To fast or not to fast?

What the Bible says about abstaining from food

Dave Gobbett | 15:45, 22 February 2019

To fast or not to fastThe elders are inviting Highfields Church members to
join us for Days of Prayer and Fasting as we look to
the Lord to meet our needs as we Spread a Passion for

What is fasting?

The Christian life, like that of the Lord Jesus whom we follow, involves first suffering, then glory. Ultimately, we are heading towards the glories of a great wedding feast (Rev 19:9), and we anticipate that whenever we celebrate the Lord's Supper. But until then it involves taking up our crosses & following Jesus. And such gospel living can involve fasting now as we look forward to our Lord's return (Matt 9:15) and the abundant feasting at the New Creation. 

We might define Christian fasting as a God-ward abstinence from food (or some other staple of life) for a short period of time, to particularly focus on the Lord and his work. As John Piper says: 'If we are full of what the world offers, then perhaps a fast might express or even increase, our soul's appetite for God.' 

'Whenever ... any difficult matter of great importance is to be discussed ... 'tis a holy ordinance and one salutary for all ages, that pastors urge the people to public fasting and extraordinary prayers.' 
John Calvin, Institutes, IV.xii.14

From the Early Church onwards, many Christians throughout history and around the world have faced important decisions, challenges and opportunities for the gospel by seeking the Lord's will and blessing through prayer & fasting (Acts 13:1-4).

Reasons not to fast

Paul warned Timothy against false teachers who were insisting on abstinence (1 Tim 4:1-5). Such asceticism has no value in rooting out sin (Col 2:20-1) and can in fact become a great source of pride & selfrighteousness

('I fast twice a week', Luke 18:12-14). And while we invite the church family to join us in these forthcoming fasts, those taking part should do so with humility and discretion (Matt 6:16-14): only the Lord should know what's done in secret.

As well as these spiritual issues, there may be practical considerations too. We wouldn't encourage pregnant or breastfeeding mothers to fast from food; likewise if you suffer from diabetes or an eating disorder and especially if you have an exam that day! In these instances, however, perhaps you might consider fasting something other than food (see below).

Reasons why you might consider fasting

For many of us in 21st Century Britain, we rarely have to go without. This means our conscious dependence & reliance on the Lord is easily dulled. With such an important issue as the Highfields Church finances at stake, accompanying prayer with fasting can be a powerful way of reminding ourselves that we rely on God for everything. The elders are suggesting days of fasting and prayer. The actual act of fasting from food can serve to remind your hungry body (throughout the day) of your commitment to pray during the day for God's wisdom as we collectively ask him to guide us, provide for us & pray 'your will be done.'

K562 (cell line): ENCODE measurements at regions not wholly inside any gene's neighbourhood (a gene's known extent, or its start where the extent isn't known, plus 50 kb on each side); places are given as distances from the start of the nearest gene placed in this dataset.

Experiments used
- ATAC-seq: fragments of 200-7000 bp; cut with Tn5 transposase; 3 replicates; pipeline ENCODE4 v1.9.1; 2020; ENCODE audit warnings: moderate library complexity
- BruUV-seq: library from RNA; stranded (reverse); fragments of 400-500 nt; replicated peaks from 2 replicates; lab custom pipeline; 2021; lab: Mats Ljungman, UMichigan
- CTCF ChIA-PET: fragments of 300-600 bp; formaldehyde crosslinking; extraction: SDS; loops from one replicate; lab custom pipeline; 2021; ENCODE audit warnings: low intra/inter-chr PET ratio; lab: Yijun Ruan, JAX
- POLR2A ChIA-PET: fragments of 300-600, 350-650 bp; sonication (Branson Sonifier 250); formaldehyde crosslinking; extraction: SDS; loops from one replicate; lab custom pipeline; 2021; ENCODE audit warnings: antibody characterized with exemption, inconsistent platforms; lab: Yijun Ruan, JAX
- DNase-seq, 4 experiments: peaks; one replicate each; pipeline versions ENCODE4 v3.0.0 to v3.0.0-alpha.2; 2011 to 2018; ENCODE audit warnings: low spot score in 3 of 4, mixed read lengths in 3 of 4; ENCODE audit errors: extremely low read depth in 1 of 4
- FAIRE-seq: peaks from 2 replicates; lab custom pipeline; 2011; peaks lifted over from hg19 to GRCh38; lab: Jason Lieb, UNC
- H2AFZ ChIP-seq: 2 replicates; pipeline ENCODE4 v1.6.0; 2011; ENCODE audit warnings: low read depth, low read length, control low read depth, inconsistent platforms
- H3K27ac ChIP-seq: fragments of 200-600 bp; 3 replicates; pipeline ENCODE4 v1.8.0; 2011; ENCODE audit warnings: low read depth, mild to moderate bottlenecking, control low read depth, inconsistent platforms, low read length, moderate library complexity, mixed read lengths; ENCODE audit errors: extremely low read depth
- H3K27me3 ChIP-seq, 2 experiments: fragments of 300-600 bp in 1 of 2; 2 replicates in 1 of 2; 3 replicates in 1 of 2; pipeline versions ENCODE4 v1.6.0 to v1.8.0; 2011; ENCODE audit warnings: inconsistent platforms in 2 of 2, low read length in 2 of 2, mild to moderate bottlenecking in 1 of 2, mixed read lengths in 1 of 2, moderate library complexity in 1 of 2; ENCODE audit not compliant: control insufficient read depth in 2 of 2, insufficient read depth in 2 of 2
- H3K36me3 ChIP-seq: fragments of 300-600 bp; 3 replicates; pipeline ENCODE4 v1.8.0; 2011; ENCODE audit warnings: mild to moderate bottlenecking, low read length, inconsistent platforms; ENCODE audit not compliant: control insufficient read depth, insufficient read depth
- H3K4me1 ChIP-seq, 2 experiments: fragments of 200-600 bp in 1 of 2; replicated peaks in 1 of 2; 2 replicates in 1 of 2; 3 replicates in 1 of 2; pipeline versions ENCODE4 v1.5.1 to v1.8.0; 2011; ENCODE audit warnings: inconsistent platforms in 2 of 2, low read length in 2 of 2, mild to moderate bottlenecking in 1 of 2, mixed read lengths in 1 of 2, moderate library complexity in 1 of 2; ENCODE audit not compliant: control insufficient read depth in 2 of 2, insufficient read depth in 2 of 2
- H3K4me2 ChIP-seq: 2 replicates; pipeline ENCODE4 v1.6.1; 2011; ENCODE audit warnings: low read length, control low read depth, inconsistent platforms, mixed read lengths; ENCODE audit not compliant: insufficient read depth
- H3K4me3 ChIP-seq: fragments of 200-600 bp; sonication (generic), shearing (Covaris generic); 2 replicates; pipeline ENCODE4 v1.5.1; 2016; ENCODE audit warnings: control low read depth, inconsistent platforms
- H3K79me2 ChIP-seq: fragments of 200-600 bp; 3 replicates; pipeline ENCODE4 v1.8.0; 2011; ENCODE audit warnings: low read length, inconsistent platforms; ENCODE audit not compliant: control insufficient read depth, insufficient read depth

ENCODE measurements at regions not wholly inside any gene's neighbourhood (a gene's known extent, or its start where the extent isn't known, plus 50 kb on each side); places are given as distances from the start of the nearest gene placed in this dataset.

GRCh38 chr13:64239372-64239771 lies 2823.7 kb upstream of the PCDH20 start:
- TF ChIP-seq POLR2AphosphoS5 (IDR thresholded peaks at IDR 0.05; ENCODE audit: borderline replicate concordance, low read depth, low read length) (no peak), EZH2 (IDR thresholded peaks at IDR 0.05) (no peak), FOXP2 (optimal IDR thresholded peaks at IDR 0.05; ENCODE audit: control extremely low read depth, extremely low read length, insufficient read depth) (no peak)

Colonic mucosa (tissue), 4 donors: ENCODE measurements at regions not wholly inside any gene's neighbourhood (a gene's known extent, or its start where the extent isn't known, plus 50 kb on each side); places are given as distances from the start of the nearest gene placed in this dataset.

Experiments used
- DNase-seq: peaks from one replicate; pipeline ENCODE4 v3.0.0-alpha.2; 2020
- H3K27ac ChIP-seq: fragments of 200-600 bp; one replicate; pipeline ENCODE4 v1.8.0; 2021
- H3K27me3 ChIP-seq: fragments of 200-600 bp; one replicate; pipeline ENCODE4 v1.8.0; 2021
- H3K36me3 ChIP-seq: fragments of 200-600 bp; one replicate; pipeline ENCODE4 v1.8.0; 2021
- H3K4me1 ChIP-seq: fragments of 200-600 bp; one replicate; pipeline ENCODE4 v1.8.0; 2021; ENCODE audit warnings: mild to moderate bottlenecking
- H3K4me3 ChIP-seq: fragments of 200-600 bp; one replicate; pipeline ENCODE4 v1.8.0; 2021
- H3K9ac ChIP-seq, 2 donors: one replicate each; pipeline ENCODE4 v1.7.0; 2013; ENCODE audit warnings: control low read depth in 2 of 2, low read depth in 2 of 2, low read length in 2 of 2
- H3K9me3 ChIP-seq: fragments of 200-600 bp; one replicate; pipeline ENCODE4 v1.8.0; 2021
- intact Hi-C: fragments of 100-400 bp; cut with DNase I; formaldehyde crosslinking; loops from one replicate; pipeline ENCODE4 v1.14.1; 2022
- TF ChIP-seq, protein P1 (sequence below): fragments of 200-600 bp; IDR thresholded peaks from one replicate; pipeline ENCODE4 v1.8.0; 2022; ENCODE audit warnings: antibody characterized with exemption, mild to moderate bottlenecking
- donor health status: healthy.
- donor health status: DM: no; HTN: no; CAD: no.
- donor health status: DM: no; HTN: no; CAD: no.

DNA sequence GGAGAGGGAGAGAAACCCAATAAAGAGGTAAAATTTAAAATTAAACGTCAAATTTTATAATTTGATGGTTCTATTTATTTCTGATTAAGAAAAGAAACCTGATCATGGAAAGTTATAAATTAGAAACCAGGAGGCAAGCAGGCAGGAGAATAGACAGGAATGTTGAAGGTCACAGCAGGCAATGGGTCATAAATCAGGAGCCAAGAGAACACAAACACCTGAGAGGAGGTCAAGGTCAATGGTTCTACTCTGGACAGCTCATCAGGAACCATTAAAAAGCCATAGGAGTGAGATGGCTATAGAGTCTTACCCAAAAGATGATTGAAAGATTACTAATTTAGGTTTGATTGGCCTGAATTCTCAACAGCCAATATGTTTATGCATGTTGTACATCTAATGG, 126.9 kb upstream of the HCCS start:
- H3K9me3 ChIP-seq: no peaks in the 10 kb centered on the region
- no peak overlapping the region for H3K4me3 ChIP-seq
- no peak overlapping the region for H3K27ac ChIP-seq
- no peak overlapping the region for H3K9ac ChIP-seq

While recognising the need for humility and discretion (cf. Matt 6:16-14), committing to fast on these Fridays with others could wonderfully deepen your relationships with your brothers and sisters at church.

Some practical suggestions

  • You might consider fasting from Thursday dinner until Friday dinner (i.e. miss dinner, breakfast, then lunch in that order).
  • Make sure you drink plenty during the day & sugary drinks may help keep you going.
  • If you need to eat for some reason during the day, you are of course free to do so (1 Tim 4:4) and mustn't see it as a failure. Ultimately fasting is a heart issue before you and the Lord.
  • The time you save in not having to prepare food could be used to pray with friends or family.
  • If it's not appropriate for you to give up food for the day, why consider abstaining from some other 'staples of life'? E.g., no caffeine / TV / smart phone / internet / newspaper.
  • If you have any questions, do speak to an elder.

Further reading


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